The “Voyager 1” probe has an attitude problem

The Universe holds many mysteries. But since mid-May, it is a computer and not a stellar mystery that NASA has been trying to understand. The probe Travel 1, sent in 1977, has an attitude problem. A midlife crisis for the oldest spacecraft still in operation?

The telemetry data, which reach the American space agency after more than twenty hours and 23 billion kilometers of travel, are distorted. The problem comes from the so-called “AACS” system. “This system controls the attitude, that is to say the way the probe is oriented in spacedescribes Rosine Lallement, astrophysicist at the Paris Observatory. In particular, it ensures that the communication antenna remains well pointed towards the Earth. » Now, the attitude data now reaching Earth is gibberish.

→ REREAD. Voyager 1 has officially left the solar system

“It’s a completely random message that doesn’t make any sense, says Michel Blanc, astrophysicist at Irap (Research Institute in Astrophysics and Planetology). It’s not even like the data indicates the wrong orientation, it’s completely incomprehensible. » However, the system works and the antenna is obviously well oriented since NASA manages to exchange without concern with the device. “If the system was faulty, we would have lost the link”, recalls the researcher.

An interstellar medium that would have broken the device

The probe also did not enter degraded mode and the scientific data, also transmitted via the antenna, correspond well to what is expected and predicted by theory. So where does the problem come from? “Something in the electronics or in the software must have taken a hitsays Rosine Lallement. Perhaps it is a reaction to collisions with high energy particles? »

Since August 2012, Travel 1 has indeed entered the interstellar medium, the region between the stars, further than any human objects sent into space. The probe has left the heliosphere, the Sun’s zone of influence. “Never has a mission lasted so long and never has a probe traveled in this environment. This necessarily confronts us with a lot of new things and a lot of unknowns,” philosopher the specialist of the heliosphere.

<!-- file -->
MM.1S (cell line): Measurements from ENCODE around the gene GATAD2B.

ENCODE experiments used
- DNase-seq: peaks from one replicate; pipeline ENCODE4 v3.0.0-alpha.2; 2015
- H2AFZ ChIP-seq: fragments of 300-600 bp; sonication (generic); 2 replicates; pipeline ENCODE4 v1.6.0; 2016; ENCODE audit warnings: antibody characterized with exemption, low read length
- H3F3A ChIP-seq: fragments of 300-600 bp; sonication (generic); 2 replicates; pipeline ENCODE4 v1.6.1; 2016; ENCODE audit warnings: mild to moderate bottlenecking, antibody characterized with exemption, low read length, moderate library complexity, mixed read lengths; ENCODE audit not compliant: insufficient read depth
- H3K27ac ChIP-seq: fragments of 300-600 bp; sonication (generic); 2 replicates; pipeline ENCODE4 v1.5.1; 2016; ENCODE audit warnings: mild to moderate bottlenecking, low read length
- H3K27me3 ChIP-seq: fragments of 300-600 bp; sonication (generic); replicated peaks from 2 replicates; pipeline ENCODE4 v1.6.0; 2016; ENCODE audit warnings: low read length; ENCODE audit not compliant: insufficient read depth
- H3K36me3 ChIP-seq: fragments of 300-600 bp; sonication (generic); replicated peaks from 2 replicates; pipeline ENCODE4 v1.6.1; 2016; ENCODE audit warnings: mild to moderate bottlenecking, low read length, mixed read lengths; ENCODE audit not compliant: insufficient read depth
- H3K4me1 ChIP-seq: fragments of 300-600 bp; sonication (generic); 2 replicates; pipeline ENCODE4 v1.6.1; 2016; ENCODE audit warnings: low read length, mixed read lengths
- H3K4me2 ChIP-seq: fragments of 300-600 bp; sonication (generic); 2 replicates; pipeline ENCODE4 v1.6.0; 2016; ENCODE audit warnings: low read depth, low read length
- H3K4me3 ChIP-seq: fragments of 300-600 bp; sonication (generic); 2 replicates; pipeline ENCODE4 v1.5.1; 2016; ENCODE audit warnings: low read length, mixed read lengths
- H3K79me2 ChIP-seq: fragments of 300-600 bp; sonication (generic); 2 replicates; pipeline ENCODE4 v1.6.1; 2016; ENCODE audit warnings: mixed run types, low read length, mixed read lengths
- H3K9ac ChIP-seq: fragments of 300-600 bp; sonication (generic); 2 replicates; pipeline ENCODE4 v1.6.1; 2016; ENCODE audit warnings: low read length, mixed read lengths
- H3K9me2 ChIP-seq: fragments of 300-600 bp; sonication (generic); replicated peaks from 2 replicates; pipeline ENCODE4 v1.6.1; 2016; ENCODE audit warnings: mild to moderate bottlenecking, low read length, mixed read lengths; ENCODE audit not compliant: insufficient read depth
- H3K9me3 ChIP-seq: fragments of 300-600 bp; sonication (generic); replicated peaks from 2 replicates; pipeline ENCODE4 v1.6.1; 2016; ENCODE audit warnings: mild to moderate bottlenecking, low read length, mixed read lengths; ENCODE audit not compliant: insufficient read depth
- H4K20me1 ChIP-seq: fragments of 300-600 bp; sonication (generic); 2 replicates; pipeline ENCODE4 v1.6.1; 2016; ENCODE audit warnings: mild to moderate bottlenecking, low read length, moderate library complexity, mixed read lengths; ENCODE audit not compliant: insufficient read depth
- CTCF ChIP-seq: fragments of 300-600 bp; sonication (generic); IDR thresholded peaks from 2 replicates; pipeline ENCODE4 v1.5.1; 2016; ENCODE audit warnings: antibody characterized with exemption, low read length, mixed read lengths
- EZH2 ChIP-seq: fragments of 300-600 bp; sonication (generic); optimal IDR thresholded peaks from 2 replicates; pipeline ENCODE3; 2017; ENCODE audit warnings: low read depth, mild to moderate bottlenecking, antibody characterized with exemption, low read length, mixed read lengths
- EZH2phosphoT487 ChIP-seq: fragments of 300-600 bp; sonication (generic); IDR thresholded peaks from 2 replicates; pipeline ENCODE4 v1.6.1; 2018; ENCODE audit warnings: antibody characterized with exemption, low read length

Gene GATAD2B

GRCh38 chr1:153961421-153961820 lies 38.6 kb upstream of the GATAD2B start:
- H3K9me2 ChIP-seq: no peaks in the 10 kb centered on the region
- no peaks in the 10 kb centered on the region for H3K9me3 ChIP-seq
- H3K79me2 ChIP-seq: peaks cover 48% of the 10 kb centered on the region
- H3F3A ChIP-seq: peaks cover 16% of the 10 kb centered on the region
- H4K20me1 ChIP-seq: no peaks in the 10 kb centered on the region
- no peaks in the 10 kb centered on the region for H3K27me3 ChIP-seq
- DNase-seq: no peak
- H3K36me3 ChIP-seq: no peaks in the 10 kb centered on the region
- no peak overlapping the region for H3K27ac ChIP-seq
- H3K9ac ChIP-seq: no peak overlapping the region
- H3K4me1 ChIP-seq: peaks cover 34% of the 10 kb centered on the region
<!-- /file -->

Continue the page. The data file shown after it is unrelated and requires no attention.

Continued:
The twin device, the probe Voyager 2, broke through the barrier of the solar cocoon, the heliopause, in 2018. And does not seem to have any problems so far. Perhaps it is simply because its interstellar stay has been shorter and the device has suffered less attack from particles. Or maybe the part of the Universe where Voyager 2 advance behaves differently from that of Travel 1the two probes not having gone in the same direction.

A possible fix if the “bug” comes from the software

To see more clearly, NASA has launched a diagnosis of the software and hardware of Travel 1. If the defect is software, it will be possible to send a patch. “The on-board software is regularly improved, for example for the format and the compression of the data”, comments Michel Blanc. If the problem is hardware, it will be necessary on the other hand to hope that there is a redundancy. In 2017, NASA used secondary thrusters to replace the main engines. “It is also possible that the team never finds the source of the problem and simply adapts”, said Suzanne Dodd, in charge of the Voyager program at the American agency.

Anyway, the probe should only work for a few more years. Experts estimate that it will no longer produce enough energy to continue transmitting around 2025. Three plutonium nuclear batteries, RTGs (radioisotope thermoelectric generators), provide its power. Over time, they provide less than 250 watts, the equivalent of a few light bulbs. And long after losing contact with its home planet, some thirty-eight thousand years from now, Travel 1 will pass “close” to a star in the constellation Ursa Minor. Far, very far from humanity, which had meticulously assembled it.


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